Hais asked, “When did the Federation start having agents?”

“From Day 1,” answered Snale. “The leaders of the four planets wanted someone who would help them to work together, so they appointed the first agent. He wasn’t called an agent at that time, but he was the first Administrator. His name was Paepa, and you may guess which was his native planet.”

“Vaya 7?” I asked.

“Correct. I suppose it was natural that the other planets should look to Vaya 7 for guidance, but all planets were regarded as equal members, as they are today. Paepa may have been a Vayan, but he helped all the planets equally. He made his base on one of the planets. Would you care to guess which one it was?”

I didn’t answer, because I sensed mischief in his mind, but Hais said, “Vaya 7.”

That made him cackle louder. “No! Vaya 7 had no suitable land, so Paepa’s base was in the desert on another of the planets – Bolanjou 7. The main Federation headquarters is at the same place today, but Paepa wouldn’t recognise it now. It is a huge place, much bigger than our local headquarters, across on Yband 4.”

I asked, “Have you seen it?”

“Once,” said Snale. “A problem arose in the Federation. I’m sorry; I can’t tell you about it. I swore to keep it secret. But the Federation commander on Bolanjou 7 called all the sector commanders to discuss it. That reminds me. The Federation began with four planets. Can you tell me how many members it has now?”

I answered, “Blackett told us during our training. It was 123 762 at that time.”

Hais smiled. “123 766 when I did my training.”

“No doubt it is even higher now,” said Snale. “Victor will tell you. As the Federation expanded, it became too big to be run from one place. It was divided into sectors. Five at first, but do you know how many it has now?”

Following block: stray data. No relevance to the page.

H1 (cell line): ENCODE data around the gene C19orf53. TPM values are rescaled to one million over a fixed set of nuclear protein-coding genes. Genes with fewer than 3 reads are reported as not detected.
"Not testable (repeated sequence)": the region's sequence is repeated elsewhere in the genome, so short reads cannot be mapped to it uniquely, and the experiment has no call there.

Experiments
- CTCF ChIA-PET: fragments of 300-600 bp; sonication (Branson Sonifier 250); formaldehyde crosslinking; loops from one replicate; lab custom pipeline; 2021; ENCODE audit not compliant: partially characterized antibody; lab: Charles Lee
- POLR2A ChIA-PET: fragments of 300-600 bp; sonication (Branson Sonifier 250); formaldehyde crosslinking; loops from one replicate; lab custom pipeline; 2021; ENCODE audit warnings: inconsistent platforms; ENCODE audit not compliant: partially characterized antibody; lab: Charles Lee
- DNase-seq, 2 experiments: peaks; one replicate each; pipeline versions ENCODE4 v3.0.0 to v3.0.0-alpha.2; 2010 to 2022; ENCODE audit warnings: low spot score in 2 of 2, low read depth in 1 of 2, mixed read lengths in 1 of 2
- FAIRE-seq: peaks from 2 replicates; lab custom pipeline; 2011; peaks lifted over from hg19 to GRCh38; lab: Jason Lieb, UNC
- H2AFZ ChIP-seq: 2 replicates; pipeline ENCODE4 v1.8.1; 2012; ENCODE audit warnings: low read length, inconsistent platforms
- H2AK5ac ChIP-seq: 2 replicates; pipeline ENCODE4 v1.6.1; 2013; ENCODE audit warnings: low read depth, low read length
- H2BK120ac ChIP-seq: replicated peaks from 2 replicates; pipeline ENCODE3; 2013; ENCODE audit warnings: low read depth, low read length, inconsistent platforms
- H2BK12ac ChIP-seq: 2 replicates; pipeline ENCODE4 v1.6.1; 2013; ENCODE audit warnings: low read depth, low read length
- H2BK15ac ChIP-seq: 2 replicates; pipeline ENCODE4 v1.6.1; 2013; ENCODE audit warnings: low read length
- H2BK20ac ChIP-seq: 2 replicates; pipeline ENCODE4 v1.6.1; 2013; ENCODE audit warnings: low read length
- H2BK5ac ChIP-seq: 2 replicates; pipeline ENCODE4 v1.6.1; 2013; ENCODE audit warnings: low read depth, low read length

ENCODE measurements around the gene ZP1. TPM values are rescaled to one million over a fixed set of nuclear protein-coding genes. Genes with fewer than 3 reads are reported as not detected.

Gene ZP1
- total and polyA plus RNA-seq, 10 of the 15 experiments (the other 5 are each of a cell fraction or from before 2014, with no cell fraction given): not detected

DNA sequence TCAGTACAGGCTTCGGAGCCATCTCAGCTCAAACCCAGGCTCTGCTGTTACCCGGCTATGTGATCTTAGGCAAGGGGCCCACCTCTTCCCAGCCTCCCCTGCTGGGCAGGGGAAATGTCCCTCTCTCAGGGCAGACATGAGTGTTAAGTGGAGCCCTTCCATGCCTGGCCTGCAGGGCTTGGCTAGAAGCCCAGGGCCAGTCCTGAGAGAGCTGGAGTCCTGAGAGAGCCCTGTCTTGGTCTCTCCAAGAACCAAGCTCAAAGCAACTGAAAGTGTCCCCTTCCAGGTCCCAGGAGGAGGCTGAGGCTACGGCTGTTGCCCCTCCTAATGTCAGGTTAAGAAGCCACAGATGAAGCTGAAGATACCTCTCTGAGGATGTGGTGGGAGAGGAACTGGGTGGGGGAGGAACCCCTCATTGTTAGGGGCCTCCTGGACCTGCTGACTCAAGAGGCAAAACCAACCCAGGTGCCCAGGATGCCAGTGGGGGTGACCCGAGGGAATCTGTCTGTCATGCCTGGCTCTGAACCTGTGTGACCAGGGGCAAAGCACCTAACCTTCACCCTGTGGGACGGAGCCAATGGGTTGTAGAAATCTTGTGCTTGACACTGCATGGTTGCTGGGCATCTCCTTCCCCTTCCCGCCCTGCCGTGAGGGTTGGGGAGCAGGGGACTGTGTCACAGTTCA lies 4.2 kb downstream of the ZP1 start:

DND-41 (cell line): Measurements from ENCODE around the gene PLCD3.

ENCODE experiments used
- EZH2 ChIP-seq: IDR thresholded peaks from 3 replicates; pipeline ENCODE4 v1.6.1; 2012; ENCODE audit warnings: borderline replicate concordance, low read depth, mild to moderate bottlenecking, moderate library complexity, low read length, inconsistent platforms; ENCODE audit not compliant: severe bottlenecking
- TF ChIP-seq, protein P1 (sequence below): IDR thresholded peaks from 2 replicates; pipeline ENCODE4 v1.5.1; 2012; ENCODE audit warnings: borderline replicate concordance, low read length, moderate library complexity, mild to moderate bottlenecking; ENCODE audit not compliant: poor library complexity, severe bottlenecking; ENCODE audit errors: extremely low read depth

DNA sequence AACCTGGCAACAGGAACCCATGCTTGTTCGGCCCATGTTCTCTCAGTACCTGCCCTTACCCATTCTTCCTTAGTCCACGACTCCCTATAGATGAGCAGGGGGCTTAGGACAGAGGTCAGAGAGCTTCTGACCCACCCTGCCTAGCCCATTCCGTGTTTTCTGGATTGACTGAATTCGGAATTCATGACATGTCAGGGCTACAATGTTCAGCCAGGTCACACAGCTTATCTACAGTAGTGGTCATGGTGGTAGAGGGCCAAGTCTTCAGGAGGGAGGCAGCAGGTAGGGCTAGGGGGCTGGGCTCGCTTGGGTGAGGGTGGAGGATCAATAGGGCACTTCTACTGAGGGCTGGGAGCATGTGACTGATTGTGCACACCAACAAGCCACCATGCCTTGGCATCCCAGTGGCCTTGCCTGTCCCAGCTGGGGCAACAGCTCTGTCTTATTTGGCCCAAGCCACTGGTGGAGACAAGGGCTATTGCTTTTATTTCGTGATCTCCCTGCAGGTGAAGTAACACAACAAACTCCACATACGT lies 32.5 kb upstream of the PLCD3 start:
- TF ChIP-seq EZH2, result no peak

We chorused, “Twenty-seven.”

“Correct. And we are in Sector …?”


“Correct. Do you know how many planets are in Sector 17?”

Hais let me answer. “8544. We spoke to Cabac, the membership officer’s assistant, a few days ago.”

“Then you are more up-to-date than I am. He took another drink of java juice, before going on, “As the number of planets in the Federation increased, they needed more agents. Administrators. Negotiators. Investigators.”

“Pilots,” I said.

“Scientists,” said Hais.

I couldn’t resist adding, “Troubleshooters.”

That made him cackle again. “Yes, indeed. Our newest team. I have followed your work with interest.”

“Thank you,” I said. “Can you tell me? I’ve always wondered. Earth is not a member of the Federation. Why does the Federation have a base on it?”

Snale smiled. “Sol 3 is the only non-Federation planet that has a base. I helped to set it up. Would you like to hear how it happened?”

“Yes. If you could spare the time to tell us.”

“I would be glad to tell two such charming young ladies. I made a report at the time, of course, but it omitted some details which might interest you. It will take some time. Would you care to stay for tea? Bobo will be delighted to prepare it. In the evening, we can relax over my story.”


That’s what we did, but it’s such an interesting story that I’ve given it separately. See Story 40.